If you find yourself pushing too hard to fit in too much in these last few weeks of summer, it’s time to slow down, sit back, and open one of my favorite books, The Wind in the Willows, by Kenneth Grahame. I grabbed a copy at a garage sale last week.
You’ll find it shelved with the children’s books at your library, but it’s not a book for children anymore. Published back in 1908 (when very few books were published for children), the language is of that era, difficult for today’s child. And, like a really good children’s book, adults can enjoy it as much or more than a child. While working in a school library for almost 15 years, I never saw this book checked out–nor did I ever recommend it.
The book is a series of summer adventures, told through the eyes of Mole, who throws down his spring-cleaning equipment (“Bother!….Hang spring-cleaning!”) and bolts out of his earthen home into the bright spring air, through the meadows, and stumbles upon the river.
“Never in his life had he seen a river before–this sleek, sinuous, full-bodied animal, chasing and chuckling, gripping things with a gurgle and leaving them with a laugh….All was a-shake and a-shiver–glints and gleams and sparkles, rustle and swirl, chatter and bubble.”
And so the river summer begins–a series of madcap adventures with his new friend Water Rat who owns a rowboat. Rat writes poetry and songs, and introduces Mole to Toad, irrepressible, brash, self-centered, wild Toad. Toad flies from one adventure to the next, with his friends trying to keep up and save him from himself. Badger is the wise old adviser who sometimes saves the day. The Weasels and Stoats? We won’t talk about them–too dangerous.
Community is the theme–caring for and loving your friends and standing by them even when they get themselves into terrible fixes and make fools out of themselves.
Kenneth Grahame (1859-1932) was a Scottish writer. His mother died when he was five, and since his father, an alcoholic, was unable to care for the four children, they were sent to live with a grandmother in a large old country home close to a river. It provided ample exploring trips along its banks.
Grahame did well in school and wanted to go to Oxford University, but due to financial constraints, went instead to work as a clerk in a bank, eventually becoming Secretary of the Bank of England. He wrote and published children’s stories over the years, married and had one son, nicknamed “Mouse.”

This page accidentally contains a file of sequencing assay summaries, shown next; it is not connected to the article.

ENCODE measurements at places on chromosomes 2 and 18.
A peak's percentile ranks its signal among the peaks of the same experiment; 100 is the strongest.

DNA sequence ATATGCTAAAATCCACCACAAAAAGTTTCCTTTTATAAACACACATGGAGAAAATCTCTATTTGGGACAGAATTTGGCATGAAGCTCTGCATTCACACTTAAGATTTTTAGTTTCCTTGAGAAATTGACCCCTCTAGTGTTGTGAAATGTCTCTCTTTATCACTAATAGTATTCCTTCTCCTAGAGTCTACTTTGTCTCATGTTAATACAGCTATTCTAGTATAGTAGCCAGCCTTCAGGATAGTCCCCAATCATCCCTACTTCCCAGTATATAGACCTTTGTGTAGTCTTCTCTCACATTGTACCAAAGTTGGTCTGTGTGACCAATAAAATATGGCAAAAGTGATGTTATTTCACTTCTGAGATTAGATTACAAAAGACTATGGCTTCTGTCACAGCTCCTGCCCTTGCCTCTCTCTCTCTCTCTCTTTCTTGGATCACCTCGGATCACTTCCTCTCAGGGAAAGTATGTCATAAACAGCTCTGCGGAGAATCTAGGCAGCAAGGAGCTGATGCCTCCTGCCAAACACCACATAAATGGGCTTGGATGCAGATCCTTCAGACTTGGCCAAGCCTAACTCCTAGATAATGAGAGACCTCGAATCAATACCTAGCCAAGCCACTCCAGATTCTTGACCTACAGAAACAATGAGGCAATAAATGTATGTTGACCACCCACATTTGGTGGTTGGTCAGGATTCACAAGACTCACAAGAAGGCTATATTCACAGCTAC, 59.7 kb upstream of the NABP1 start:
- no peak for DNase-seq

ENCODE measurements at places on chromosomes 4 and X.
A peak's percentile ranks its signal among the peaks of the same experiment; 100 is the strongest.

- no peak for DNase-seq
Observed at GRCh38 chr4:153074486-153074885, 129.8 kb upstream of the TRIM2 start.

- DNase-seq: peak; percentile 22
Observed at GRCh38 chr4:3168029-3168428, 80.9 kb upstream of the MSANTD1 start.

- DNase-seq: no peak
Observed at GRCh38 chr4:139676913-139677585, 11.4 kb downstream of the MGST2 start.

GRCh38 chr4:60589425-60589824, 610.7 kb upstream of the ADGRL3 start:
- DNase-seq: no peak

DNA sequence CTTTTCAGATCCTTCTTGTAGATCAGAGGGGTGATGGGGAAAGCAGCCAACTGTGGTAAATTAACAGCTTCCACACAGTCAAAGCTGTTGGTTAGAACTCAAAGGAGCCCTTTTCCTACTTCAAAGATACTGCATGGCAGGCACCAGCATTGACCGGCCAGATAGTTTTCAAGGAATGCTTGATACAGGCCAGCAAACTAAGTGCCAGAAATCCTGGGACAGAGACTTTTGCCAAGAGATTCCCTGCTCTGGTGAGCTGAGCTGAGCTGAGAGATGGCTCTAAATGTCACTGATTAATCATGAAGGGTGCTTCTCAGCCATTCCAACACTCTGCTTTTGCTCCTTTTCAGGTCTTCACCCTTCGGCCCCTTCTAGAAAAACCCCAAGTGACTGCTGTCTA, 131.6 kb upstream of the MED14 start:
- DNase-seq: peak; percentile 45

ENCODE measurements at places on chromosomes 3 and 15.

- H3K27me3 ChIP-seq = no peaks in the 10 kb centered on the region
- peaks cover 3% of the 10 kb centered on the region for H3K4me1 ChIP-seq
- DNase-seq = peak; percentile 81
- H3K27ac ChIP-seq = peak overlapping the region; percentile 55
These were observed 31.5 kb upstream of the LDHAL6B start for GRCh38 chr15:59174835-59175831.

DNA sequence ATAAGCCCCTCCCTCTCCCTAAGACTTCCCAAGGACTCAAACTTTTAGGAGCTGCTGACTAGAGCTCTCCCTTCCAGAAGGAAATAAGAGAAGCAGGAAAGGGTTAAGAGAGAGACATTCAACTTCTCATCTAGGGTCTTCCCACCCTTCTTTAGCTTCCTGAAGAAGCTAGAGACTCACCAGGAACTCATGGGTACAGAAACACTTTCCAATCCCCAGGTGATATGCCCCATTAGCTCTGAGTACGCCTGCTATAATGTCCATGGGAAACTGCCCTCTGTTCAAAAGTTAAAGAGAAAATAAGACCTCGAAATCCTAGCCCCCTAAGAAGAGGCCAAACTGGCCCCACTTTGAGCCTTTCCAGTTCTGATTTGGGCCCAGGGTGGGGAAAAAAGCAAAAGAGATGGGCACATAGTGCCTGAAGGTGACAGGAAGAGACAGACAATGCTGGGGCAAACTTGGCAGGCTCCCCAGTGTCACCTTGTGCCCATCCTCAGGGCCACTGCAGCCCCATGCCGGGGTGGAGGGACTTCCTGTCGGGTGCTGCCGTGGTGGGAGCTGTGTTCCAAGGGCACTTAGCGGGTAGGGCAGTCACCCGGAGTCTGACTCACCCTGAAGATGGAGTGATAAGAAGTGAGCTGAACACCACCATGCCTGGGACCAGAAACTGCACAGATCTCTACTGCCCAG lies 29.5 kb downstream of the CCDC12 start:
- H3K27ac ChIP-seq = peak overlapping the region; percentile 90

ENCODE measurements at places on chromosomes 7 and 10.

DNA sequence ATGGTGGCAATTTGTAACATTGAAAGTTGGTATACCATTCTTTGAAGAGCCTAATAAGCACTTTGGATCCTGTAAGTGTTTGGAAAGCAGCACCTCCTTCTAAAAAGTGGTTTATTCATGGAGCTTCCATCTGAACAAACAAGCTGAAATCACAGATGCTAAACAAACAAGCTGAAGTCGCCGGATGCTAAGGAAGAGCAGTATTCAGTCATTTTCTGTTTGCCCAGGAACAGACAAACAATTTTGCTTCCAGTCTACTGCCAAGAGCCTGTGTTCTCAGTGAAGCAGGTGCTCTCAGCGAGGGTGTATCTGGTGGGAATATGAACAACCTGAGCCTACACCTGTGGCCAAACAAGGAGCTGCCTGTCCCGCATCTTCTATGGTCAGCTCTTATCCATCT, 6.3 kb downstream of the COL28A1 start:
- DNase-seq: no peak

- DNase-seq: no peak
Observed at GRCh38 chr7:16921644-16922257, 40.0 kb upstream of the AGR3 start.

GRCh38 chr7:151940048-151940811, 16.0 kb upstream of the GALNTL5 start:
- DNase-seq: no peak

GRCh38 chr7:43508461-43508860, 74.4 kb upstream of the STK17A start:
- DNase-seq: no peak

Wind in the Willows was immediately praised on publication (the same year he retired from the bank), even by President Theodore Roosevelt. The headstrong character of Toad is based on Grahame’s son’s childhood personality.
In the past when I’ve read the book, I’ve forgotten this was written over a hundred years ago. Mole and Rat’s first adventure with Toad is with a fancy traveling cart pulled by a horse–the RV of the early 1900’s. Toad is run off the road by a “motor-car,” and he happily abandons the cart in the ditch to find one of those wonderful playthings. Toad, by the way, just begs the modern reader for a psychiatric evaluation!
It’s humorous–and it’s spiritual. One of my favorite chapters is Mole and Rat’s hazy and mystical encounter with a divine being through the beautiful call of a piper.
The last paragraph of the first chapter of The Wind in the Willows:
“This day was only the first of many similar ones for the emancipated Mole, each of them longer and full of interest as the ripening summer moved onward. He learnt to swim and to row, and entered into the joy of running water; and with his ear to the reed-stems he caught, at intervals, something of what the wind went whispering so constantly among them.”